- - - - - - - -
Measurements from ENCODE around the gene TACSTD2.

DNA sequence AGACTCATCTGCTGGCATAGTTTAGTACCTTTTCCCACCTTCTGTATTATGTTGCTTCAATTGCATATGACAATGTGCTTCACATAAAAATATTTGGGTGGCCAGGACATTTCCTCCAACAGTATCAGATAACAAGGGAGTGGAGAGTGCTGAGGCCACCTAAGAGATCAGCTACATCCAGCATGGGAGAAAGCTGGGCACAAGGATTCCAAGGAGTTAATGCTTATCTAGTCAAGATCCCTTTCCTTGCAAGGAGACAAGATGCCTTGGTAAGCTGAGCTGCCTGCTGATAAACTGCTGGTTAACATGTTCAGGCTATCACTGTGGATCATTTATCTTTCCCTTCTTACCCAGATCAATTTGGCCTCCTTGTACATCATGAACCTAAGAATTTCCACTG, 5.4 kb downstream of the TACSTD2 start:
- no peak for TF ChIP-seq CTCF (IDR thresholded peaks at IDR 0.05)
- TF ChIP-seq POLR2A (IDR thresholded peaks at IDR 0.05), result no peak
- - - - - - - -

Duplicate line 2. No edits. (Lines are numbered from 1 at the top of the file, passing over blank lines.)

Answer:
DNA sequence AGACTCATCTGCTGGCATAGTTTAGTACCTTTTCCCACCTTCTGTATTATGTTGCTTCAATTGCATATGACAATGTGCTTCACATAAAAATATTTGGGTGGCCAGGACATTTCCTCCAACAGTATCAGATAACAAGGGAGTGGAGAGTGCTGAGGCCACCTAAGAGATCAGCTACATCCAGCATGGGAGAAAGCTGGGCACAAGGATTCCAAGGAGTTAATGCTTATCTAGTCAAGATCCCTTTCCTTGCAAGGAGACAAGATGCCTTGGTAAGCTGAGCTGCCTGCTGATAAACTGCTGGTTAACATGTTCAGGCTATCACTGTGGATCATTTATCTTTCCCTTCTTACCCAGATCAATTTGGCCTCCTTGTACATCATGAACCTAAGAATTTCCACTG, 5.4 kb downstream of the TACSTD2 start: